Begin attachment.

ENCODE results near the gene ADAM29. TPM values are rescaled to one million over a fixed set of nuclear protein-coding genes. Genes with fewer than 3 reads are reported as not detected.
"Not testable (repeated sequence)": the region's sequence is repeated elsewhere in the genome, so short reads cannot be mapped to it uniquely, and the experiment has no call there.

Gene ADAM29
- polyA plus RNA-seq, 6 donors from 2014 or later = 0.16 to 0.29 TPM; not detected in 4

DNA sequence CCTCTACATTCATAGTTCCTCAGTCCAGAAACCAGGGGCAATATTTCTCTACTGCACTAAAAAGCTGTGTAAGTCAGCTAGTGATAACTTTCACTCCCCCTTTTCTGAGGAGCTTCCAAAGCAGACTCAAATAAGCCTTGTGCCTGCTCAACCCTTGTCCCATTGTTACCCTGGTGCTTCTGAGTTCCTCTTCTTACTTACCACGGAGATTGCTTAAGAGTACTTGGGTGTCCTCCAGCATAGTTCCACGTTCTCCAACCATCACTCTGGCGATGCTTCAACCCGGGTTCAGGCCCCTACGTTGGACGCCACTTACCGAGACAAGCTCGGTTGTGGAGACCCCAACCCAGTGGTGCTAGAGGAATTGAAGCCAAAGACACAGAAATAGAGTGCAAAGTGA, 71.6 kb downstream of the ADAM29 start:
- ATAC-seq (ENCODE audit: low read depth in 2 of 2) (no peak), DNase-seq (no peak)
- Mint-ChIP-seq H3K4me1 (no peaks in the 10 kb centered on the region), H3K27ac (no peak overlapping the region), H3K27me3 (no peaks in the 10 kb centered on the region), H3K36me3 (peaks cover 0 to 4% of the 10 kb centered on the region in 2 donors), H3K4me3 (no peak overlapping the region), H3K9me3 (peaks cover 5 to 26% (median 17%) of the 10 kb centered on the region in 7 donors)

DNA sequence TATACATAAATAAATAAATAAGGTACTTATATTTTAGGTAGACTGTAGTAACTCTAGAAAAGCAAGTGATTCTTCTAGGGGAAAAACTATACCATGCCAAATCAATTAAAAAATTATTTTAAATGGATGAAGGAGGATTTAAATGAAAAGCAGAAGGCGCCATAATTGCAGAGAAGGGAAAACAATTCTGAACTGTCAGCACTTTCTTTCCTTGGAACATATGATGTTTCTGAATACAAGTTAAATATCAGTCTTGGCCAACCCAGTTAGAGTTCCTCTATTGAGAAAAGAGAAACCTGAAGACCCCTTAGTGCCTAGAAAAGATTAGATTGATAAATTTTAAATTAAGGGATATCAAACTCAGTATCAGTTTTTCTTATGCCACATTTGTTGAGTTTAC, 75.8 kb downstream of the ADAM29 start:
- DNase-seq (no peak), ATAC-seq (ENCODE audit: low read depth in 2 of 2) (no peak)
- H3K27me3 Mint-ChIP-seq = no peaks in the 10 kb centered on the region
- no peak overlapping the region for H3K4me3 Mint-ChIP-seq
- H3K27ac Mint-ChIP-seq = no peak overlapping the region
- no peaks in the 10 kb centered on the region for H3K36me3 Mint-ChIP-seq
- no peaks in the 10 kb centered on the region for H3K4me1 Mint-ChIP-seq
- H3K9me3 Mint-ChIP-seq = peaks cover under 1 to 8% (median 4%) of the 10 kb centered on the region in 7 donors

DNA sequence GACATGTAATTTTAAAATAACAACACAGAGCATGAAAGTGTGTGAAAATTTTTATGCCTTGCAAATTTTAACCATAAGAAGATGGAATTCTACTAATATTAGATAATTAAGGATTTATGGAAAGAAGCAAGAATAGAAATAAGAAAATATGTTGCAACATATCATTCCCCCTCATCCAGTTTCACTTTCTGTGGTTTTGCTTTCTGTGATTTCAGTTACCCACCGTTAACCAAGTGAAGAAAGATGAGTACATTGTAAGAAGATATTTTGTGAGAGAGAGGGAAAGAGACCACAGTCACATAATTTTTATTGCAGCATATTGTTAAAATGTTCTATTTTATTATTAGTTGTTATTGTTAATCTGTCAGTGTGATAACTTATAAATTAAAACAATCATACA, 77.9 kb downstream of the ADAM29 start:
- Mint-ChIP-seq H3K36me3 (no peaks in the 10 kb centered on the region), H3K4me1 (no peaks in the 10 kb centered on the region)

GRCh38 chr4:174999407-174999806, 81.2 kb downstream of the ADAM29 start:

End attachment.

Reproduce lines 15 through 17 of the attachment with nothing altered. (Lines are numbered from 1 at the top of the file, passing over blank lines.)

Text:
- H3K9me3 Mint-ChIP-seq = peaks cover under 1 to 8% (median 4%) of the 10 kb centered on the region in 7 donors

DNA sequence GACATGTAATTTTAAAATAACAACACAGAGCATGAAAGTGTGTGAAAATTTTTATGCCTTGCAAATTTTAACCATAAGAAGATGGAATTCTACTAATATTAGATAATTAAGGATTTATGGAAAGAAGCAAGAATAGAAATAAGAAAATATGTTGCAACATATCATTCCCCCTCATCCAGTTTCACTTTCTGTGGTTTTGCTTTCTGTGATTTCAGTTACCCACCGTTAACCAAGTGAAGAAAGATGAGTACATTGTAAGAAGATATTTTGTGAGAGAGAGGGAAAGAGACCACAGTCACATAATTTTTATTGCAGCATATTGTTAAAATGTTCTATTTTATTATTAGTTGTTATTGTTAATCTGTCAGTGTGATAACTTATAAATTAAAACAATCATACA, 77.9 kb downstream of the ADAM29 start:
- Mint-ChIP-seq H3K36me3 (no peaks in the 10 kb centered on the region), H3K4me1 (no peaks in the 10 kb centered on the region)